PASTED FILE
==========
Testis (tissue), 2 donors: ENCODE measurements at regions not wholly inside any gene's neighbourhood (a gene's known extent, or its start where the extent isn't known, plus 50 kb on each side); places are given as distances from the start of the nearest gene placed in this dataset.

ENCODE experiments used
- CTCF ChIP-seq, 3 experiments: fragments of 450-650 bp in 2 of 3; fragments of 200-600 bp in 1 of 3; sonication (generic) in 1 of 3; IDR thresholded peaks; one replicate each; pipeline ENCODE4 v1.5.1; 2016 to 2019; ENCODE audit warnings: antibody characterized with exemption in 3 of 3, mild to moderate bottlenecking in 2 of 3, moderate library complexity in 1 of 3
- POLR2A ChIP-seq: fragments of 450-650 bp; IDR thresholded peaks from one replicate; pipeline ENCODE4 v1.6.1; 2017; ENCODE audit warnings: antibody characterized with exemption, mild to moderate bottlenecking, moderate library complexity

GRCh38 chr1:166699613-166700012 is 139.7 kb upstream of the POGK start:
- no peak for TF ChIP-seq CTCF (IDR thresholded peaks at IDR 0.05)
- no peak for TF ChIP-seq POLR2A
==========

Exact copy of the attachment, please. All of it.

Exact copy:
Testis (tissue), 2 donors: ENCODE measurements at regions not wholly inside any gene's neighbourhood (a gene's known extent, or its start where the extent isn't known, plus 50 kb on each side); places are given as distances from the start of the nearest gene placed in this dataset.

ENCODE experiments used
- CTCF ChIP-seq, 3 experiments: fragments of 450-650 bp in 2 of 3; fragments of 200-600 bp in 1 of 3; sonication (generic) in 1 of 3; IDR thresholded peaks; one replicate each; pipeline ENCODE4 v1.5.1; 2016 to 2019; ENCODE audit warnings: antibody characterized with exemption in 3 of 3, mild to moderate bottlenecking in 2 of 3, moderate library complexity in 1 of 3
- POLR2A ChIP-seq: fragments of 450-650 bp; IDR thresholded peaks from one replicate; pipeline ENCODE4 v1.6.1; 2017; ENCODE audit warnings: antibody characterized with exemption, mild to moderate bottlenecking, moderate library complexity

GRCh38 chr1:166699613-166700012 is 139.7 kb upstream of the POGK start:
- no peak for TF ChIP-seq CTCF (IDR thresholded peaks at IDR 0.05)
- no peak for TF ChIP-seq POLR2A